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Market Mapping for Production Optimization

Management Track

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This paper describes methods for product optimization using market mapping. It is possible to optimize products by examining market conditions as over time and comparing them with evolving cost structures. Market mapping facilitates this analysis.

Products have important attributes associated with them, which includes their demand curves, prices and costs. Market demand maps reveal market boundaries and underserved price and quantity regions that producers can seek in order to improve product viability through reduced competition.

Sustainable prices derive from product attributes, as demonstrated by regression analysis. Plotting the competing products’ attributes statistically relevant to buyers’ purchase decisions reveals market value maps. Open spaces within those maps are potential attribute set regions welcomed but not yet satiated by and within markets.

As cost structures change for the better, it is possible to enter market regions not previously feasible due to productivity constraints. Comparing producers’ costs to buyers’ values allows selection of the most favorable positions of both. In all markets there are optimized profit vectors the lengths of which predict the potential per unit profits, while their end points forecast costs, prices, two or more valued attributes, and, in another dimension, quantities sold.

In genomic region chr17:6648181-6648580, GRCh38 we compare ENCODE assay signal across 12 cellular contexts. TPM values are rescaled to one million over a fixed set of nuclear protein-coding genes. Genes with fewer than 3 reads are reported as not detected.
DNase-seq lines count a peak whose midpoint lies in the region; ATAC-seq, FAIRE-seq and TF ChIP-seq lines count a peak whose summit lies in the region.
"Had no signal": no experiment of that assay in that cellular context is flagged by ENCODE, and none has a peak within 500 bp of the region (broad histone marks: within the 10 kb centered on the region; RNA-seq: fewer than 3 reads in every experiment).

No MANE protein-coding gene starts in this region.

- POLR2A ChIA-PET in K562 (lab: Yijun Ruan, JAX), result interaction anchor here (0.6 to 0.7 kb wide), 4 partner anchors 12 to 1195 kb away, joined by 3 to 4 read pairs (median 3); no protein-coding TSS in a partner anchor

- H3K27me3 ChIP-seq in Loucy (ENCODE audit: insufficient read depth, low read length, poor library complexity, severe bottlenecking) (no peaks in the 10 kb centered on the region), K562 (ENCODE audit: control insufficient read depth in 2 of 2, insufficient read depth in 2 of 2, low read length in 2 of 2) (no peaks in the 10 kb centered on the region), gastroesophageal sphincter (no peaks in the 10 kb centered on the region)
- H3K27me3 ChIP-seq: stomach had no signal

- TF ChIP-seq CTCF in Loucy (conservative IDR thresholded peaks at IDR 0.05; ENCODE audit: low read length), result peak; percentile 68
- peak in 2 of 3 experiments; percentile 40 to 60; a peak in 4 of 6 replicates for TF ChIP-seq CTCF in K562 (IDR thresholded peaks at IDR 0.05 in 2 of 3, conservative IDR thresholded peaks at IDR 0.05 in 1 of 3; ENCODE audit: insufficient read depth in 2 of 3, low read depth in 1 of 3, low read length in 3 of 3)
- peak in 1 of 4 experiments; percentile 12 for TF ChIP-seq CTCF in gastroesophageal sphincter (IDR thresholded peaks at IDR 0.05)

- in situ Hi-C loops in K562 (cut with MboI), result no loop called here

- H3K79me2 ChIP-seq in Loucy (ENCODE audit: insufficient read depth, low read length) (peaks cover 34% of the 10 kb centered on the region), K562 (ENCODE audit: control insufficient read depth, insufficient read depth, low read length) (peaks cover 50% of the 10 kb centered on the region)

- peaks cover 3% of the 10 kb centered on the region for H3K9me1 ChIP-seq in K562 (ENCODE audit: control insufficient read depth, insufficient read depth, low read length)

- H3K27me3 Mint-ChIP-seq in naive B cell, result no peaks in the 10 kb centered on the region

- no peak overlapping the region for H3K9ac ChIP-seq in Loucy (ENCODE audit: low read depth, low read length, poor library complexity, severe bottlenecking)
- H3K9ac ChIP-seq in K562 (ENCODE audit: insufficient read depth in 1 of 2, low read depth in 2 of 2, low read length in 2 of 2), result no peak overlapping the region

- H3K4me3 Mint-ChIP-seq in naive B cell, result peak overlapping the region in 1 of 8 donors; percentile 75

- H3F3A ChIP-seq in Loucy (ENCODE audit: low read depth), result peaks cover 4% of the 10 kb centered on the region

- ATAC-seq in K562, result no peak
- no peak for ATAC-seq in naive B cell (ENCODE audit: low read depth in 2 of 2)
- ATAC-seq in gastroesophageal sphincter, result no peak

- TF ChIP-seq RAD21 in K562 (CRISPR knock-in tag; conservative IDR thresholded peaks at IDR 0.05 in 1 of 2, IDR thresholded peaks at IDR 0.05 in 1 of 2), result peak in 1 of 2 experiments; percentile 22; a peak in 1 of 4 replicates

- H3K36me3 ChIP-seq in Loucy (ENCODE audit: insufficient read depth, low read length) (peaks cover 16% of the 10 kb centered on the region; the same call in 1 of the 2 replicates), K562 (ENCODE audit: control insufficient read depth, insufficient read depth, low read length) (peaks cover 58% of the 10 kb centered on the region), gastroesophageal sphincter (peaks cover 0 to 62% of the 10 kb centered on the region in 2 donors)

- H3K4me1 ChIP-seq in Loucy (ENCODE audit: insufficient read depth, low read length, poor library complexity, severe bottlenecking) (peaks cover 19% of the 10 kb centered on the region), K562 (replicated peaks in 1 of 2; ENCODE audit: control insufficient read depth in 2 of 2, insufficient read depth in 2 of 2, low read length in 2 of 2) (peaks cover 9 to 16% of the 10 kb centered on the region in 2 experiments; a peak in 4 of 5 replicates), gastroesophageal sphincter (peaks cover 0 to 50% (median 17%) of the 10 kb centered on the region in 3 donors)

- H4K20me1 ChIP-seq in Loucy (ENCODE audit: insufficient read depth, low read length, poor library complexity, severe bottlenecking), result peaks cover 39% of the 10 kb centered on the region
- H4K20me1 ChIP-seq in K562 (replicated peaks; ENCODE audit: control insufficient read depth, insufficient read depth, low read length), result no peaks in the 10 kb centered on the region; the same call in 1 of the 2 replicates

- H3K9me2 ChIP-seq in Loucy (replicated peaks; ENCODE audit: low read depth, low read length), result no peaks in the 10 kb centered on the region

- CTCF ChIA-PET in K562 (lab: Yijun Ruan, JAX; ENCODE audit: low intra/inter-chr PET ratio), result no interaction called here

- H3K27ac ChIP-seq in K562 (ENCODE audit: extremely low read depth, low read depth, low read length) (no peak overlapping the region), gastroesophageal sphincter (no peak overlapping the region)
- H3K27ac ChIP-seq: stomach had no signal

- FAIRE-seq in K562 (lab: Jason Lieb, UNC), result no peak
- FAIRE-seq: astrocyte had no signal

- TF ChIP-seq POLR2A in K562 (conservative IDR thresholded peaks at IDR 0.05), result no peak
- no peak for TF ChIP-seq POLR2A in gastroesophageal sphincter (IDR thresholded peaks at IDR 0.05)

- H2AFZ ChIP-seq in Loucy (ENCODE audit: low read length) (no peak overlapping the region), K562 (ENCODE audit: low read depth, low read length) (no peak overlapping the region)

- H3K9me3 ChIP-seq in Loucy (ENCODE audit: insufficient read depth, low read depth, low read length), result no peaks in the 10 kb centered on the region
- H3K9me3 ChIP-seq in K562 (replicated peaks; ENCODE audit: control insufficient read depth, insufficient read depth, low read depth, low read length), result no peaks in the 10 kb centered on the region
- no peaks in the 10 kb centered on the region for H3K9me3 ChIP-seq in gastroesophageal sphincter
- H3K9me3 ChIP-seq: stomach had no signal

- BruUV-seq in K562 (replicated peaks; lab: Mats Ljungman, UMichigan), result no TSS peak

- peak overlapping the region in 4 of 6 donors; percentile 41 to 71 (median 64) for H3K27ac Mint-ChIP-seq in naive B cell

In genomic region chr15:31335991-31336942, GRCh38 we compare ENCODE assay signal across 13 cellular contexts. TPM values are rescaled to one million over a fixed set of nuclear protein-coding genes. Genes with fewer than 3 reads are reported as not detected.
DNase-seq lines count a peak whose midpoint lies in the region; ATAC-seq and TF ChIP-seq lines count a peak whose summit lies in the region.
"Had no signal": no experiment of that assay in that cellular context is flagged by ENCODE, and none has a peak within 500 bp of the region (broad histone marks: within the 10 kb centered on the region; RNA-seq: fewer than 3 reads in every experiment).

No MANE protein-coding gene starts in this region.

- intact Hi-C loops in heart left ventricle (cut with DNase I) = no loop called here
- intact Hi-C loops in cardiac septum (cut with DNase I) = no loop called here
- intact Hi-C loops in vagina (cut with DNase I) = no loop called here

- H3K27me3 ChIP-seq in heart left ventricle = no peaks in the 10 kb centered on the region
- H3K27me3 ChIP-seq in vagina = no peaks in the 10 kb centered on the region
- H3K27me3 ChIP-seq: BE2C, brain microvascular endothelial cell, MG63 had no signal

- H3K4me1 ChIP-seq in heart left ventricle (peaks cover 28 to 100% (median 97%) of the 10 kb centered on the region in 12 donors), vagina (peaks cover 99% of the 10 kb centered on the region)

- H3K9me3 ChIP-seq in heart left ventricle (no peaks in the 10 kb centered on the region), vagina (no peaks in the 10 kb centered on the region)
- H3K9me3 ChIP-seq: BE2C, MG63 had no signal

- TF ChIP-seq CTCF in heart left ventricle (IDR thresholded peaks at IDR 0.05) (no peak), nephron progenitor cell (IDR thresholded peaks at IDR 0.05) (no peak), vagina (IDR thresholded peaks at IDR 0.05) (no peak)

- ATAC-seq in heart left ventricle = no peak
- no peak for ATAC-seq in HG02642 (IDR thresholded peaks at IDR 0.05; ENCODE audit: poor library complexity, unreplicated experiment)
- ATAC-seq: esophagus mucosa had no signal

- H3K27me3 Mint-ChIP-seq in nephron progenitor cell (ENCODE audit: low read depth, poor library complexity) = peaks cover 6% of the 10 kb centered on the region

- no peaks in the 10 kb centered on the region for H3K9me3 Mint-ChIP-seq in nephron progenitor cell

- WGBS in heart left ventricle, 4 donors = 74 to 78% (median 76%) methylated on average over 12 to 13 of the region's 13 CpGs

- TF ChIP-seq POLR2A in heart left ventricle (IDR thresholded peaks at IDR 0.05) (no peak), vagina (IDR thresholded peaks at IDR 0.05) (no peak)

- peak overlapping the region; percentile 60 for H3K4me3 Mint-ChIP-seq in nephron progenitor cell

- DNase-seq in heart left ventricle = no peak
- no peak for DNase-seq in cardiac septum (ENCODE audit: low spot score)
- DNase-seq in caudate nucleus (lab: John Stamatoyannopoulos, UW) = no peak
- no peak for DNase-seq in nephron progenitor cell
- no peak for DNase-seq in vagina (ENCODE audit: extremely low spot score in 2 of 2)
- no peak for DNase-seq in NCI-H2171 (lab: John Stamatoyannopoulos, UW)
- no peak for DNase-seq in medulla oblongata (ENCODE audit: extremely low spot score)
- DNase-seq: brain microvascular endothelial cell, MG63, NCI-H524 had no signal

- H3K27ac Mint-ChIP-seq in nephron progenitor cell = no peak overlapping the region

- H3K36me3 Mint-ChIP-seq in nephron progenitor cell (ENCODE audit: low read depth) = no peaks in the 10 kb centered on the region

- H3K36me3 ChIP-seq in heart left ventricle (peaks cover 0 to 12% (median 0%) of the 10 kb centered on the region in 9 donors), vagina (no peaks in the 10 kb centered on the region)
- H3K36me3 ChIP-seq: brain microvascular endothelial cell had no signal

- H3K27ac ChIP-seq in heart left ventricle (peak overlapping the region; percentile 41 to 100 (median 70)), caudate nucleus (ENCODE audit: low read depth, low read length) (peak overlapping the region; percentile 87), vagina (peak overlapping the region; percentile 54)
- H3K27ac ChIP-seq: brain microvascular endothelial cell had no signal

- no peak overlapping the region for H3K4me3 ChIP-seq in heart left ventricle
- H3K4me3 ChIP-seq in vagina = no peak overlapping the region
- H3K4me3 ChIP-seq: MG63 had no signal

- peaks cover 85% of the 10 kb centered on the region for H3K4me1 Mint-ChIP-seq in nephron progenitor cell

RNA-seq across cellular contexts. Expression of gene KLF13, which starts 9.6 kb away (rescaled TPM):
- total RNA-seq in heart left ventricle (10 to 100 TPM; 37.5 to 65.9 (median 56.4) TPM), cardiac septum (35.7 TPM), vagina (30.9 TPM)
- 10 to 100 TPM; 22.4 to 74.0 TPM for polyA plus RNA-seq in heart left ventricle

In commercial programs, products start generating positive cash when their costs fall below their sustainable prices. If discounted cash flows exceed a certain threshold for potential new products, this indicates that they are likely to produce sufficiently high net present values to warrant production of them.

In government programs, product values often decrease at rates faster than contractors’ recurring costs. In such cases there are intersection points at which customer values equal contractor costs. In the absence of other forces, it is at these points that those programs terminate.

These techniques offer visual and defensible methods to increase the viability of new and existing products.


Douglas K. Howarth
Doug Howarth is the lead of Lockheed Martin’s Advanced Development Projects Parametric Estimating group. Doug has held a number of supervisory positions at Lockheed Martin and has acted as the F-117A Manufacturing Program Manager. A member of Advanced Development Projects for over 28 years, Doug has been a Parametric Analyst for 154 years, specializing in buoyant and Unmanned Air Vehicles. His paper, “Profit as an Independent Variable: The Case of Business Aircraft,” was published in the Spring 2007 edition of The Journal of Parametrics. Last July, he presented a paper to the International Powered Lift Conference (IPLC) put on by the Royal Aeronautical Society (RAeS) in London. In addition to making numerous presentations to ISPA, Doug has presented papers to the American Institute of Aeronautics and Astronautics (AIAA), the Institute of Electrical and Electronic Engineers (IEEE) and the Society of Automotive Engineers (SAE). Doug graduated from Washington State University in 1977, with a Bachelor of Arts in Economics.